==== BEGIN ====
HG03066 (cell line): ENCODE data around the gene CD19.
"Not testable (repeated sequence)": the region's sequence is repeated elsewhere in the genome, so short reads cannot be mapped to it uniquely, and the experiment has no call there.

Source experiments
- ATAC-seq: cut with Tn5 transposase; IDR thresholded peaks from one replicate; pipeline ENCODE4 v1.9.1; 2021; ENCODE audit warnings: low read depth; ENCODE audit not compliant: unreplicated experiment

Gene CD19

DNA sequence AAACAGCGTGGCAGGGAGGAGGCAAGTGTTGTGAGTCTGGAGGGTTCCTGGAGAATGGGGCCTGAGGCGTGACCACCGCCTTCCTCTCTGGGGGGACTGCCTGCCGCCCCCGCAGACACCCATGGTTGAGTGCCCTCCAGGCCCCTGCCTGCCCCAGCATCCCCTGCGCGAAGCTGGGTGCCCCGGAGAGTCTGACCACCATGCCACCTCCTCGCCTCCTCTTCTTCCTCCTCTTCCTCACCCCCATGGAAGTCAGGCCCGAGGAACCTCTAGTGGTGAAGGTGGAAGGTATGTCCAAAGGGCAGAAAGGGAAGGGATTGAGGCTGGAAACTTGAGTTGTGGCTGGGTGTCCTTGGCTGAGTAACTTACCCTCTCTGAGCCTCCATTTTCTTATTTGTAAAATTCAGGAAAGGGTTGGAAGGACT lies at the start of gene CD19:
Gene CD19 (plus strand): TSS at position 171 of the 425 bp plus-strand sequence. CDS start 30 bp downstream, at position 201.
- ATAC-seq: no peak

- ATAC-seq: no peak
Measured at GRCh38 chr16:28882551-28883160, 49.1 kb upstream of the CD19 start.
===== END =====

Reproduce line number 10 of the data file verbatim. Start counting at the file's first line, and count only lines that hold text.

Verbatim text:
Measured at GRCh38 chr16:28882551-28883160, 49.1 kb upstream of the CD19 start.